All manner of beans are great for energy and are high in iron. The high fiber content balances out the carbs—which are complex rather than refined, and that helps for energy.

Almonds are a great energy source because they are high in copper, manganese, protein and riboflavin. Copper and manganese help carry energy-producing molecules through the body. And riboflavin is a nutrient responsible for helping oxygen integrate into the energy-producing process.

Salmon also contains a good ratio of riboflavin. It’s also a good source of B6–and Omega 3 fatty acids.

Yogurt is great too. Just make sure it’s not one of the sugar-filled snacks we now call yogurt. Get raw, sugar-free yogurt—Greek is often the best. Yogurt is high in magnesium, a crucial element for the body’s use of existing energy stores. It’s great for your gut health as well, adding healthy bacteria to the mix. And it’s usually got a lot of calcium.

What about coffee?

Then there is good old coffee. For many, this is the go-to solution to low energy. And honestly, it’s not bad! Even though the medical community see-saws back and forth regarding whether it’s good for you or not. If it doesn’t become something you’re dependent on, coffee is perfectly healthy—that is, if you’re getting the right kind.

Non-organic coffees are covered in pesticides. The average acre of coffee being grown is covered with 250 pounds of chemical fertilizers and insecticides. So, firstly, go organic. But! There’s still the problem of mold. When you roast the coffee beans, even when you put them in a vacuum-sealed bag, they grow mold after a month or so. And most coffees you buy at the store—even organic ones—were roasted between 1 and three months before they make it to the shelves.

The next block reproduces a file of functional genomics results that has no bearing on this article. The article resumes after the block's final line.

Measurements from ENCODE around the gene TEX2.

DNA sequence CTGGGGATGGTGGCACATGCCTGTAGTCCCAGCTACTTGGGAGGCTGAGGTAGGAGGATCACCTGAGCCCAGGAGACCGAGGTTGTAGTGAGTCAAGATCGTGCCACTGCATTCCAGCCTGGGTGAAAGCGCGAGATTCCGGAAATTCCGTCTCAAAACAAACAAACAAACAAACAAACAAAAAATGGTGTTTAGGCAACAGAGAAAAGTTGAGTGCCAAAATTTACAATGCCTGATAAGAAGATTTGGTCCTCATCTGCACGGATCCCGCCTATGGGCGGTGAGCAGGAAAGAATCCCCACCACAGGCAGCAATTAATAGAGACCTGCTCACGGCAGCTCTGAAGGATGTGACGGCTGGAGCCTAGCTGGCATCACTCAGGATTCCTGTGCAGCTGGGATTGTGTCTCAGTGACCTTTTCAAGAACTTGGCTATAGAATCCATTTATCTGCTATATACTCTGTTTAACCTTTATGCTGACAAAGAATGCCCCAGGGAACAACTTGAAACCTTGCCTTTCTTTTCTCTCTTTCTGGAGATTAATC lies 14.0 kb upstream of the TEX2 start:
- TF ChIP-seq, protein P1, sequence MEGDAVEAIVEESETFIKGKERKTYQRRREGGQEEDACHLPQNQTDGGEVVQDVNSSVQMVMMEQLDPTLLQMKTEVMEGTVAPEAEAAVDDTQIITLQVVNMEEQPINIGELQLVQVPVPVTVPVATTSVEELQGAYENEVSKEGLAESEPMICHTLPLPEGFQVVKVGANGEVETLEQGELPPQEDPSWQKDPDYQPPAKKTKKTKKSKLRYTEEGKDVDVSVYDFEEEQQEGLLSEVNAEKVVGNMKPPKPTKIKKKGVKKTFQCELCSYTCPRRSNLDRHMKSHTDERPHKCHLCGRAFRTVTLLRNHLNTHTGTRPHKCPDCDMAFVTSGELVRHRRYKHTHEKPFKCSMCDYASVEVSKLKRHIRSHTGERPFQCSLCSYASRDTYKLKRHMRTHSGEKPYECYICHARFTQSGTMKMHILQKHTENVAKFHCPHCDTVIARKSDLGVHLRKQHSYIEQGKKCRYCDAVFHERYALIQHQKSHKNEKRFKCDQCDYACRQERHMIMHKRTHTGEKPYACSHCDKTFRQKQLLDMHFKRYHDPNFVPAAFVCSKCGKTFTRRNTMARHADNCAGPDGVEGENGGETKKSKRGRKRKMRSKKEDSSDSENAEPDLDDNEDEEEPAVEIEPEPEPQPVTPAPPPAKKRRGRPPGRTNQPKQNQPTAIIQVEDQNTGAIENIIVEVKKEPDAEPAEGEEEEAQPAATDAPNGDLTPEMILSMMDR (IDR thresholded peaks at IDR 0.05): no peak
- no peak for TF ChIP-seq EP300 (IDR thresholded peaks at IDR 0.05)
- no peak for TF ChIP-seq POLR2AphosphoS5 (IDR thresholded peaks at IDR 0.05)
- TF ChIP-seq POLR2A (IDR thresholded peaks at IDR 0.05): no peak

Purity coffee is not only organic, it is roasted within 24-48 hours before it’s shipped directly to you. Use it as an energy boost, as an antioxidant, as a vehicle for bulletproof coffee (bulletproof coffee) and your healthy fats, etc.

Energy and lifestyle

Beyond the foods you eat, there are other great ways to increase your energy.

Obviously, try to get enough sleep. You might just be tired. Try to get a minimum of 7 hours every night. 8 or 9 is even better.

You might be stressed out. Stress elicits a response from the adrenal glands. If it happens often enough, your adrenals get fatigued and you just become low energy in general. Meditate, spend time outside, maybe get a dog, get more exercise, take a break from social media, take more time for your hobbies. Just find some way to chill out.

Get your thyroid checked out. Fatigue is a major symptom of thyroiditis and thyroiditis is one of the most under-diagnosed conditions in America.

Get your groove back, Stella. You can do it.